Eighty per cent of the world’s population live in areas threatened by water security yet efforts to resolve this are repeatedly thwarted by pressures such as pollution, extreme weather, urbanisation, over-abstraction of groundwater and land degradation.
Now a major new project has been launched which brings together leading global experts from academia, industry and government to understand the true value of water and address the challenge of water security for all.
Water Security and Sustainable Development
The project is funded by UK Research and Innovation (UKRI) through the Global Challenges Research Fund (GCRF) – which is a key component in delivering the UK AID strategy and puts UK-led research at the heart of efforts to tackle the United Nations Sustainable Development Goals.
the new UKRI GCRF Water Security and Sustainable Development Hub is one of 12 hubs being set up to tackle some of the greatest challenges facing today’s society.
“Access to clean water is essential for life and it is the stepping stone to sustainable development because it improves health, supports jobs, and enables food production.” explains Professor Richard Dawson, from the School of Engineering at Newcastle University and academic lead for the new Water Security and Sustainable Development Hub.
“Every year we invest billions of pounds on water infrastructure and yet despite this, eighty per cent of the world’s population live in areas threatened by water security.
“That’s because our focus is typically on the points of contact between water and people – pumps, taps and toilets for example.
“But there’s so much more than that.
“There’s the workforce that is trained to run, repair and maintain the system; there’s the supply chain that provides the equipment and technology to get the water from the land into our pipes; the organisations responsible for regulating water and the environment; and that the banks and funders that support investment in water infrastructure.
“We need to educate and incentivise sustainable use of water, but also manage water risks such as floods and droughts, and reduce pollution of the water supply to protect what we have.
“Most importantly, we need to make some difficult choices. Climate change, a growing population and an increasing demand for water are putting immense pressure on the system. We need to make sure different users are talking to each other, and enable them to reconcile the many demands on available resources.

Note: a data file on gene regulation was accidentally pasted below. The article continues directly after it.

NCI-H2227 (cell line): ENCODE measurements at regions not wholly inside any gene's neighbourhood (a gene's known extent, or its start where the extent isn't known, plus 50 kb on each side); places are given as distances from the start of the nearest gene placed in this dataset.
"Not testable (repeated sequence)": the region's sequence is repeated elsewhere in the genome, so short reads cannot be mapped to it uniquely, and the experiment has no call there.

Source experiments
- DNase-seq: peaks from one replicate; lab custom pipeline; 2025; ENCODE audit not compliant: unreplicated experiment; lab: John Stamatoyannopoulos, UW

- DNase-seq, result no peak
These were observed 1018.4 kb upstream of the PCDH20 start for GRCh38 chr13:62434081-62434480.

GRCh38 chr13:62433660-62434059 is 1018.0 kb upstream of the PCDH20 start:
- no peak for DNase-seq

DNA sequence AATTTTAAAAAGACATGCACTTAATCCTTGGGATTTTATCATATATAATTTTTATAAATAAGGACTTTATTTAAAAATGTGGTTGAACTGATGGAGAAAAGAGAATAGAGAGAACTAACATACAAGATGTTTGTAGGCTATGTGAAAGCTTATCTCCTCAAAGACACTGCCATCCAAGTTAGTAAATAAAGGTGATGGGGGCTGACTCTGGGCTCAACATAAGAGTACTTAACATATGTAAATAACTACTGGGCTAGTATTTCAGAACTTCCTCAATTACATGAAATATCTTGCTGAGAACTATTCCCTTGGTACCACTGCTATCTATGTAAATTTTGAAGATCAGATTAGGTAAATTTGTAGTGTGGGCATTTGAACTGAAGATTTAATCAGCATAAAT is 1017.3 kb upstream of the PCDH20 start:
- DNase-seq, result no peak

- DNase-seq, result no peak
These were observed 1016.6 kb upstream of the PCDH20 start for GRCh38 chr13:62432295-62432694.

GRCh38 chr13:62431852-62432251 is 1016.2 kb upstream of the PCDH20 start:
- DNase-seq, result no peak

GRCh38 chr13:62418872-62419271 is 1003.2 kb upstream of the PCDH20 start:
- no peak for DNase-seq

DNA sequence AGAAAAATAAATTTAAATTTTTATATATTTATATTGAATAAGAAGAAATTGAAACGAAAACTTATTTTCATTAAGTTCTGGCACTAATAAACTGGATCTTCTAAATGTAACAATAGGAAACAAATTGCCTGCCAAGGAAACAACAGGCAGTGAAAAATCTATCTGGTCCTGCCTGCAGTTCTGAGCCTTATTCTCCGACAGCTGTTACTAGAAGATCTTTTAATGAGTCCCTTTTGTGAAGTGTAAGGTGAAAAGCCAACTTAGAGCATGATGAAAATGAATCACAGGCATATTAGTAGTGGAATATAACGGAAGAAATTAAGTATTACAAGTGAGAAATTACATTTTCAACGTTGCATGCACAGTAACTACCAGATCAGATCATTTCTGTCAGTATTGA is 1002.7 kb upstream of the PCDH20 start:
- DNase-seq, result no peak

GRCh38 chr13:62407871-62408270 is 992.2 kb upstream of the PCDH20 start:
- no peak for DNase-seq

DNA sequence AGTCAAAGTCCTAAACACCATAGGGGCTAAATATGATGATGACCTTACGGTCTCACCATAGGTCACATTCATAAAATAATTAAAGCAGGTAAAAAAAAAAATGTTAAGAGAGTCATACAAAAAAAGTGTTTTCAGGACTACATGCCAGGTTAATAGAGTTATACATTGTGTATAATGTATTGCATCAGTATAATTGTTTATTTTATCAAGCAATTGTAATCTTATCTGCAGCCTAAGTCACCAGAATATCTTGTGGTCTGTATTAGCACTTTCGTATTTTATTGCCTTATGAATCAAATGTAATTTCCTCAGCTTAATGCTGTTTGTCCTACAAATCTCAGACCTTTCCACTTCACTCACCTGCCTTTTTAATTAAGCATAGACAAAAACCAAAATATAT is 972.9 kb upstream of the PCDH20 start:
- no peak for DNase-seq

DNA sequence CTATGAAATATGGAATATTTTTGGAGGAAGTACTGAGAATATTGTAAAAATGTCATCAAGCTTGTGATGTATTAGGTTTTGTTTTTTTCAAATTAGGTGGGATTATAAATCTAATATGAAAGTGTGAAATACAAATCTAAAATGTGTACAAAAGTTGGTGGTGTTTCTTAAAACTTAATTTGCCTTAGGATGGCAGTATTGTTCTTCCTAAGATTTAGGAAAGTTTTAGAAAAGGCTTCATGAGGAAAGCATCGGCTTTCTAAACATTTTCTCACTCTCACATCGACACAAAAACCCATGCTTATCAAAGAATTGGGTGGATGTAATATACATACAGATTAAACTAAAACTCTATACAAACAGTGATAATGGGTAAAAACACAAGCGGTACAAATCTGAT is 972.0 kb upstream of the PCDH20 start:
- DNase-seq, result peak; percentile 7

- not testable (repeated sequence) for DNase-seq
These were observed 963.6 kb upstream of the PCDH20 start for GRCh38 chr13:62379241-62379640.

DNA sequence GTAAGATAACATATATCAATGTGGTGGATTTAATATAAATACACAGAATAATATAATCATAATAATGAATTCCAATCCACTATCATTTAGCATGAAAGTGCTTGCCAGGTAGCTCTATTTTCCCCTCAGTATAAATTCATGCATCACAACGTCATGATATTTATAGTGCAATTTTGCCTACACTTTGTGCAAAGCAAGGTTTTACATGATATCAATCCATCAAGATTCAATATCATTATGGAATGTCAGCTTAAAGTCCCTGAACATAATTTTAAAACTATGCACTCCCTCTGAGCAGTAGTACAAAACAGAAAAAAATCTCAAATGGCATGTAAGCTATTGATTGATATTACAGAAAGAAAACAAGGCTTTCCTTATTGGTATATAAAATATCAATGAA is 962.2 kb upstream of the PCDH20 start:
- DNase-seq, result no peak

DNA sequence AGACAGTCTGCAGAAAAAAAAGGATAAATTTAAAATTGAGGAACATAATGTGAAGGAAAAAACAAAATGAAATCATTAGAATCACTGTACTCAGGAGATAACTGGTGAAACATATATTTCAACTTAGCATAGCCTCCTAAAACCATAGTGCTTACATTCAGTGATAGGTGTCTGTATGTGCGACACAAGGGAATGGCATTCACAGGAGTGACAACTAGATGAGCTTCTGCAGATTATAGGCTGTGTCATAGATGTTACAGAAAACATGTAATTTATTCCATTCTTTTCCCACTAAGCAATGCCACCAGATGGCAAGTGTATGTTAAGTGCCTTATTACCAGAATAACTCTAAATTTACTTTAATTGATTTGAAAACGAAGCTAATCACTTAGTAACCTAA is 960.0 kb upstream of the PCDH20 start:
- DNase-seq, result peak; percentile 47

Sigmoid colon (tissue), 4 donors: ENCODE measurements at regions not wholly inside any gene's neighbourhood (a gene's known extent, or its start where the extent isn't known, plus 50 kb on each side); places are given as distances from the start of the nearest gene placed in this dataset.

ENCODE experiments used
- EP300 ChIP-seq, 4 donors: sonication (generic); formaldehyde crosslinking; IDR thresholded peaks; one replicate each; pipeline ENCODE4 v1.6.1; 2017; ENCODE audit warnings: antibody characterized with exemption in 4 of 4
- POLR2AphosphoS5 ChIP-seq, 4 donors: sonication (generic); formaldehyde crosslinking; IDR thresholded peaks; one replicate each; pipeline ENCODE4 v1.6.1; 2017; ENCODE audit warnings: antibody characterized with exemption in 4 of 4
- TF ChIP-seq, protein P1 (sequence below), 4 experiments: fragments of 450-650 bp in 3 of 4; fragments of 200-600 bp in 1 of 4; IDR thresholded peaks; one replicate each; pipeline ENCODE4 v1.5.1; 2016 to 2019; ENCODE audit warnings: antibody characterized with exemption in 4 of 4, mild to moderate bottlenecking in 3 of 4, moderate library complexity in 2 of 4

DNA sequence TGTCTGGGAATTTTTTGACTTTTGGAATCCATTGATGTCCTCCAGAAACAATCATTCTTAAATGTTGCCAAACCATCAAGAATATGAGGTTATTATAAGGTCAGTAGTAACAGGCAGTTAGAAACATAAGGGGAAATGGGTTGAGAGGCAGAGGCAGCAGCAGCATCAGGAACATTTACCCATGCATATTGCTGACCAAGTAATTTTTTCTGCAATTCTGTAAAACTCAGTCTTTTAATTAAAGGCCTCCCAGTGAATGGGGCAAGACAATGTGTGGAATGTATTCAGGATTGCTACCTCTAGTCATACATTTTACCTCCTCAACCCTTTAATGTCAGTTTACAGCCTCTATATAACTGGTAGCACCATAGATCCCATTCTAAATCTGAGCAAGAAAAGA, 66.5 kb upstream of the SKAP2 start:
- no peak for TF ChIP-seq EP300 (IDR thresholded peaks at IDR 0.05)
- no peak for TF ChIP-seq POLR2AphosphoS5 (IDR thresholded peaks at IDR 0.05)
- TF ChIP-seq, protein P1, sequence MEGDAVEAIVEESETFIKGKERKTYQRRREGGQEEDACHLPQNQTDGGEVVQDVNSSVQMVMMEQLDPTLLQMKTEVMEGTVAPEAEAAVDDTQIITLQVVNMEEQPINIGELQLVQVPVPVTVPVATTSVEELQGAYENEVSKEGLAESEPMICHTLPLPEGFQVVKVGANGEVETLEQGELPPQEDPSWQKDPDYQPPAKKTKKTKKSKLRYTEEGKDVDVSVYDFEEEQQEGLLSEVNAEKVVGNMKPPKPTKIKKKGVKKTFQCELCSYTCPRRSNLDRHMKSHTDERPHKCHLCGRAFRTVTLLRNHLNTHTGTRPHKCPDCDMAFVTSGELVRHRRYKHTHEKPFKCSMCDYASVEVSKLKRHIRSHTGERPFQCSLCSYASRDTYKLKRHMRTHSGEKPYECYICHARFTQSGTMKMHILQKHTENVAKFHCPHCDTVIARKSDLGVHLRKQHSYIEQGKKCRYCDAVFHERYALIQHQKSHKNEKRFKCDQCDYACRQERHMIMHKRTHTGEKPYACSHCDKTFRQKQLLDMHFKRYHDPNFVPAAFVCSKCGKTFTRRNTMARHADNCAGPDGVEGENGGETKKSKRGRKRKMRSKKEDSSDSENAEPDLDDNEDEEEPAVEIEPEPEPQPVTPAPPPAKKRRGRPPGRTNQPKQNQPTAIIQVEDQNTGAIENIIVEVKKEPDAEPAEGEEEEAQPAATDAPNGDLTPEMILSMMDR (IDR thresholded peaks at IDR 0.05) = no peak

“Only by understanding all the barriers and challenges will we be able to start addressing the issues of water security.
“If we continue to focus on parts of the water system in isolation, we will never solve this problem.”
70 years of water at Newcastle University
Starting in March, the Newcastle University led GCRF Water Security Hub will run for five years and also brings together leading research partners from Colombia (Universidad del Valle and Universidad del Cauca), Ethiopia (University of Addis Ababa), India (Indian Institute of Technology Delhi, School of Planning and Architecture Delhi), Malaysia (University Teknologi Malaysia), the UK (University of Leeds, University of Oxford), and the International Water Management Institute.
Professor Dawson says the enormity of the problem means we can only solve it if we work together, by bringing researchers together with local communities, local and national governments, water providers, business and industry and global organisations.
“I am delighted about the quality of the partnership which has a truly global presence. The key will be to learn from each other, to share examples of good practice and look at how these can be transferred and translated to ensure water security around the world.
“2019 marks 70 years of water research at Newcastle University, and this new Hub will further build on our expertise.
“With an initial focus on public health our expertise has grown and today we are leading the way in understanding and mitigating the impacts of climate change such as drought and flooding, and developing new solutions for water management and treatment of wastewater.
“The Hub marks a new era in our research programme, as we work with partners around the world to develop and apply interdisciplinary systems approaches to water security, explicitly acknowledging the interplay between the physical world and the people that live in it.”
For more information about UKRI and the GCRF Hubs, visit: www.ukri.org